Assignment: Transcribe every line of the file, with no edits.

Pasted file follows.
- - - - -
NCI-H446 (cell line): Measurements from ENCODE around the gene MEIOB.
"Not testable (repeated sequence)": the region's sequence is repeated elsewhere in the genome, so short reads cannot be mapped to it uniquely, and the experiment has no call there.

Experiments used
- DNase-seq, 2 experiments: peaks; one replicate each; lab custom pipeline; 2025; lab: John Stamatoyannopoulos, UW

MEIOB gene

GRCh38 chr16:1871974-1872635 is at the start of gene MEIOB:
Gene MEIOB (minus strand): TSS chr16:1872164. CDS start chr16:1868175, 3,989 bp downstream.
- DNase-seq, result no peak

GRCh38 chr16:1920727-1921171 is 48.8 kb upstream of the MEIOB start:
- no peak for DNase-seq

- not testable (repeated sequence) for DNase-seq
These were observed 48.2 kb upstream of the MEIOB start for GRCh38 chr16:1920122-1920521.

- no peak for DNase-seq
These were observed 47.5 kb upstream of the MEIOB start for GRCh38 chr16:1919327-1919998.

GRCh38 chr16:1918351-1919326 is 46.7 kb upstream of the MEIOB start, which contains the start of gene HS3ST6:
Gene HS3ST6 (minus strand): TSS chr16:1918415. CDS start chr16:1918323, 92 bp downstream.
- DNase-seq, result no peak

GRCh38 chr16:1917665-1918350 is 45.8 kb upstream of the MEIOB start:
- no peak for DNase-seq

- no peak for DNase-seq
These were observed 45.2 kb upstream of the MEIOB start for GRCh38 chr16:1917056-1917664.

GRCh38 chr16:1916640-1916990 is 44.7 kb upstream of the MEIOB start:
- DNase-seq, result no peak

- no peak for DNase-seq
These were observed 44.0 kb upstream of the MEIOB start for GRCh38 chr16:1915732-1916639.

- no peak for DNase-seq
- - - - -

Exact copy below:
NCI-H446 (cell line): Measurements from ENCODE around the gene MEIOB.
"Not testable (repeated sequence)": the region's sequence is repeated elsewhere in the genome, so short reads cannot be mapped to it uniquely, and the experiment has no call there.

Experiments used
- DNase-seq, 2 experiments: peaks; one replicate each; lab custom pipeline; 2025; lab: John Stamatoyannopoulos, UW

MEIOB gene

GRCh38 chr16:1871974-1872635 is at the start of gene MEIOB:
Gene MEIOB (minus strand): TSS chr16:1872164. CDS start chr16:1868175, 3,989 bp downstream.
- DNase-seq, result no peak

GRCh38 chr16:1920727-1921171 is 48.8 kb upstream of the MEIOB start:
- no peak for DNase-seq

- not testable (repeated sequence) for DNase-seq
These were observed 48.2 kb upstream of the MEIOB start for GRCh38 chr16:1920122-1920521.

- no peak for DNase-seq
These were observed 47.5 kb upstream of the MEIOB start for GRCh38 chr16:1919327-1919998.

GRCh38 chr16:1918351-1919326 is 46.7 kb upstream of the MEIOB start, which contains the start of gene HS3ST6:
Gene HS3ST6 (minus strand): TSS chr16:1918415. CDS start chr16:1918323, 92 bp downstream.
- DNase-seq, result no peak

GRCh38 chr16:1917665-1918350 is 45.8 kb upstream of the MEIOB start:
- no peak for DNase-seq

- no peak for DNase-seq
These were observed 45.2 kb upstream of the MEIOB start for GRCh38 chr16:1917056-1917664.

GRCh38 chr16:1916640-1916990 is 44.7 kb upstream of the MEIOB start:
- DNase-seq, result no peak

- no peak for DNase-seq
These were observed 44.0 kb upstream of the MEIOB start for GRCh38 chr16:1915732-1916639.

- no peak for DNase-seq